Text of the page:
SURFING is probably the last thing that comes to mind when you think of Shenzhen. There’s a good reason for that: Chinese people have yet to take up this addictive and globally popular sport. Yet Shenzhen, boasting some of the most beautiful stretches of coastline in the country — according to National Geographic China — offers some prime surfing opportunities. And if you think I’m talking about Dameisha or Xiaomeisha, think again.
First, let’s set things straight: Surfing in Shenzhen is not like surfing in Hawaii or Indonesia. But whereas the waters at those world-famous destinations are almost always crowded, here you can have the waves all to yourself. And while the waves on the North Shore and Bali can quickly send you on a trip to the emergency room, Shenzhen’s waves are much more tame and friendly in comparison.
So, where can you surf in Shenzhen? None other than the city’s most beautiful beach: Xichong. Situated about an hour from Dameisha at the tip of the Dapeng Peninsula, Xichong is a long arcing stretch of sand and clean water cradled by mountains on all sides. It’s underdeveloped, save for a few restaurant and bungalow operations nestled quaintly in the trees on the dunes. Favorable water currents and its location on the opposite side of the Pearl River, just outside the shipping lanes, make it home to the most pristine water — often emerald green — you’ll find in Shenzhen. And the shoreline is kept clean thanks to the local Hakka women who regularly comb the beach.
However, it has to be said Xichong is not the most consistent or convenient place in the world to surf. Good waves depend largely on storm systems and typhoons that manage their way into the South China Sea. For this reason, the ideal surfing season is during autumn and winter, as spring and summer see virtually no waves at all, save for a rogue storms. However, the water temperature is tolerable until December and thereafter it’s nothing a wetsuit can’t handle. Good waves strike once a week on average.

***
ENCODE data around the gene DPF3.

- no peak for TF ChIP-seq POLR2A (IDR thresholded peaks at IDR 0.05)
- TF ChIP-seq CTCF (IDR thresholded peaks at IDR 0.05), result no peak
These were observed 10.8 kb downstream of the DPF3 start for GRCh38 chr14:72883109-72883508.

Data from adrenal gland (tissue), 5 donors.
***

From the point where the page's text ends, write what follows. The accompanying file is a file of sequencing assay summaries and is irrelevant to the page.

One of the best things about surfing in Xichong is variety. Along the 4km stretch of sand, there are at least five different locations where the waves break. And when the waves are pumping, however rare, they are just about perfect, with beautifully peeling, head-high lefts and rights. The very best thing about surfing in Xichong is the lack of crowds in the water. You’re more or less guaranteed freedom from the burden of competing for waves, unlike most other surfing spots in the world.
Surfboard rentals are available, thanks to an Australian surf guru who left a bunch of boards behind at the beach when his company went bankrupt last year. They can be rented from the Chinese landlord for at least 20 yuan (US$2.8) per hour, although another good bet is to buy a custom-designed board from one of the several surfboard factories in Longgang at a bargain price.
Surfing has not yet taken off in China, but with Hong Kong and Taiwan supporting burgeoning scenes, it’s only a matter of time. Surfing Magazine, the preeminent surfing publication, just ran a feature story on surfing in China last December. It was the first time China has ever been featured in the major international surfing media. Until this point, I’ve only met one Chinese surfer from the mainland in Shenzhen (he was from Beijing); the rest are foreigners.
Most surfers believe that surf spots should be kept secret. Indeed, it was a tough decision for me to write this article. However, I believe in sharing good things, and everyone deserves to experience the beauty of Xichong. Even if not for surfing, it’s a stunningly beautiful place with plenty to do. I spent two years in Shenzhen before discovering Xichong, and I certainly wish I had found it sooner. It’s the perfect place to escape the rush of the city, relax under the sun and in the water, and enjoy the beauty of the beach.
Directions: From Shenzhen Stadium, take bus 360 to Nan’ao. From there, take a minibus or taxi, or motorbike over the winding mountainous road to Xichong.